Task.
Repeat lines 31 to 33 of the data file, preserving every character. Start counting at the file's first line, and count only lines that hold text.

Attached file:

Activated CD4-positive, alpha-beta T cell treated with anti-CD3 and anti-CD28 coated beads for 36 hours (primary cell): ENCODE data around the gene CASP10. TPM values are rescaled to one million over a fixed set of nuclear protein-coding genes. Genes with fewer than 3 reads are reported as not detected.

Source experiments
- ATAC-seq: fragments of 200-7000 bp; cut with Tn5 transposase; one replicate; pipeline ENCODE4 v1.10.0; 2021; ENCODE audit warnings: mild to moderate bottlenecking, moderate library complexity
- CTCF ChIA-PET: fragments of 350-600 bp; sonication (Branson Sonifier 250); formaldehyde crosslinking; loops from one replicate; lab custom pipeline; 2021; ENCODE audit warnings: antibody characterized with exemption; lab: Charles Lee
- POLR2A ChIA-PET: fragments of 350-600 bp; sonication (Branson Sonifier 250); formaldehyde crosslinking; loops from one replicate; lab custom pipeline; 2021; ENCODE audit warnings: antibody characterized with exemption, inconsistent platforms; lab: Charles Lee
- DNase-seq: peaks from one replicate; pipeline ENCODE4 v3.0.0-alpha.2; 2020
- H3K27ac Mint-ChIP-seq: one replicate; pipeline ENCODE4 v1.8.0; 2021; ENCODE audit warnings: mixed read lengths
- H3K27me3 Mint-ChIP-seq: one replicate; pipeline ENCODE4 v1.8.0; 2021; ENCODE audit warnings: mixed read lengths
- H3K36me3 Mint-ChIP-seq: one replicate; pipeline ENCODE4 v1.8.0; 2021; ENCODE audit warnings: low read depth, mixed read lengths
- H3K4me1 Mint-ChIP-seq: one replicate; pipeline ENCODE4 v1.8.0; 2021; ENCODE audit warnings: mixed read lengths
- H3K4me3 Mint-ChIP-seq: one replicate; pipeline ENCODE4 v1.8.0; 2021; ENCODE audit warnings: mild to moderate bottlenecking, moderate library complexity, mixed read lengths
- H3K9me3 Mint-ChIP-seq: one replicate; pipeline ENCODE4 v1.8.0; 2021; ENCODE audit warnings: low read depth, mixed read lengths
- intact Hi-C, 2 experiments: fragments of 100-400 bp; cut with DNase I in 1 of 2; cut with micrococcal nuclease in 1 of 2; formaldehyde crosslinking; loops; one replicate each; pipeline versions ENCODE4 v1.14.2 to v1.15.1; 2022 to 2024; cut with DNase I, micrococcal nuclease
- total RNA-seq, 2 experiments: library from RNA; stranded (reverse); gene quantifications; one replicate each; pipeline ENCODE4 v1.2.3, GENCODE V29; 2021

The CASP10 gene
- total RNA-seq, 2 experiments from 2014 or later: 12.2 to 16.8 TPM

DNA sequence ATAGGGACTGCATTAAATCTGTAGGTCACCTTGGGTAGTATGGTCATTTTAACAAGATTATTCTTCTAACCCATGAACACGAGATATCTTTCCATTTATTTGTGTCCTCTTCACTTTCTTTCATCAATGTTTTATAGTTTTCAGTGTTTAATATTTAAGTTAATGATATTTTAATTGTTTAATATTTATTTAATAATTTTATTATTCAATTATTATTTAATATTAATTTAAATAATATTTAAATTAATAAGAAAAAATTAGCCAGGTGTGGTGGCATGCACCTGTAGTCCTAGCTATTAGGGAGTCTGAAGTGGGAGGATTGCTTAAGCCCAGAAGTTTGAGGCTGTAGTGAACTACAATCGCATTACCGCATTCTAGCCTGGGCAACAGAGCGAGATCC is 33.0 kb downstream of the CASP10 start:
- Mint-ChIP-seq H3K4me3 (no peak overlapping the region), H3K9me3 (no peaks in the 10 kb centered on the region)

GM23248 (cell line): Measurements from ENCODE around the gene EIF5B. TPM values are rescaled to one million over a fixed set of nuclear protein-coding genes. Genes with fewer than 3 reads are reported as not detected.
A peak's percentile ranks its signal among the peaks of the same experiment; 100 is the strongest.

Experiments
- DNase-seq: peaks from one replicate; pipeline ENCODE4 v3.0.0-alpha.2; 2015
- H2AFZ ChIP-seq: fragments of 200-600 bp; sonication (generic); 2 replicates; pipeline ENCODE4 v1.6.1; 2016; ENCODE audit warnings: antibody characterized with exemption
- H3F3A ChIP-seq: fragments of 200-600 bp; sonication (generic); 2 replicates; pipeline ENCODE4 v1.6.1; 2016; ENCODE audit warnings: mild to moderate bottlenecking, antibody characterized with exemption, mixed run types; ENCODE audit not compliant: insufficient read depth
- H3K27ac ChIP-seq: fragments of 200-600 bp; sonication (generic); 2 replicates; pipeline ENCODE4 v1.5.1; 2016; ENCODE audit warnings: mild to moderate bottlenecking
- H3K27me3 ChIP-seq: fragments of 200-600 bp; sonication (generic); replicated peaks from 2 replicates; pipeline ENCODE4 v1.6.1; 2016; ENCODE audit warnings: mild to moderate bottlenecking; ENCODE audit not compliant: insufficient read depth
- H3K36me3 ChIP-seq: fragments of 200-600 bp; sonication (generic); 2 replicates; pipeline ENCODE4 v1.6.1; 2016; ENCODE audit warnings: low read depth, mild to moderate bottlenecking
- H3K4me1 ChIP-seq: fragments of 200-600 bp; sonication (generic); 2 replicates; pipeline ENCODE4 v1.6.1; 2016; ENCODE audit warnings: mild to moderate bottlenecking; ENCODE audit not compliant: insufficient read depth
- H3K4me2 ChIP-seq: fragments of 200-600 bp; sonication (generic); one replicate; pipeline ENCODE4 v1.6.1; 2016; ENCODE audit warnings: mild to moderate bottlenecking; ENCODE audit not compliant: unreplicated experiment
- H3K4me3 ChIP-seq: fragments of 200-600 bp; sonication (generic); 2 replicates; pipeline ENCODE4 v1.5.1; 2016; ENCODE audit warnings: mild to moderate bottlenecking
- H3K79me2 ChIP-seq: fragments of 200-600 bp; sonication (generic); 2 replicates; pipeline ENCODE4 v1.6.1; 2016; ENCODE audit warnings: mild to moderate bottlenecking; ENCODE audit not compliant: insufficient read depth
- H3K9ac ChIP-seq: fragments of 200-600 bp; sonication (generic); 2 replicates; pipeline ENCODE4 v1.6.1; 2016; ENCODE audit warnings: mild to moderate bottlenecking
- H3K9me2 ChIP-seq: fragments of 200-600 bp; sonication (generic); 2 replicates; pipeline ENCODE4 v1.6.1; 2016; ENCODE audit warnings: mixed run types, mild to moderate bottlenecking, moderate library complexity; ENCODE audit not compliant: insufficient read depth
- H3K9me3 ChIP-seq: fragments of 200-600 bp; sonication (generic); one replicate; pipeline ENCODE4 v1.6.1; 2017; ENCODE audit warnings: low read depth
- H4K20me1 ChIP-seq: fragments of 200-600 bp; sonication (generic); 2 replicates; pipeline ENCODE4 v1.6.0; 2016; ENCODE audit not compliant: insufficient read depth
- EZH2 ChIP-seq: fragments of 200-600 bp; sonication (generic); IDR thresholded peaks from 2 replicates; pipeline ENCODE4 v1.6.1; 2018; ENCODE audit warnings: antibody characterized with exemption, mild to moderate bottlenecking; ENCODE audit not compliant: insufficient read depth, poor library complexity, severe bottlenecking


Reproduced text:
- H3K79me2 ChIP-seq: fragments of 200-600 bp; sonication (generic); 2 replicates; pipeline ENCODE4 v1.6.1; 2016; ENCODE audit warnings: mild to moderate bottlenecking; ENCODE audit not compliant: insufficient read depth
- H3K9ac ChIP-seq: fragments of 200-600 bp; sonication (generic); 2 replicates; pipeline ENCODE4 v1.6.1; 2016; ENCODE audit warnings: mild to moderate bottlenecking
- H3K9me2 ChIP-seq: fragments of 200-600 bp; sonication (generic); 2 replicates; pipeline ENCODE4 v1.6.1; 2016; ENCODE audit warnings: mixed run types, mild to moderate bottlenecking, moderate library complexity; ENCODE audit not compliant: insufficient read depth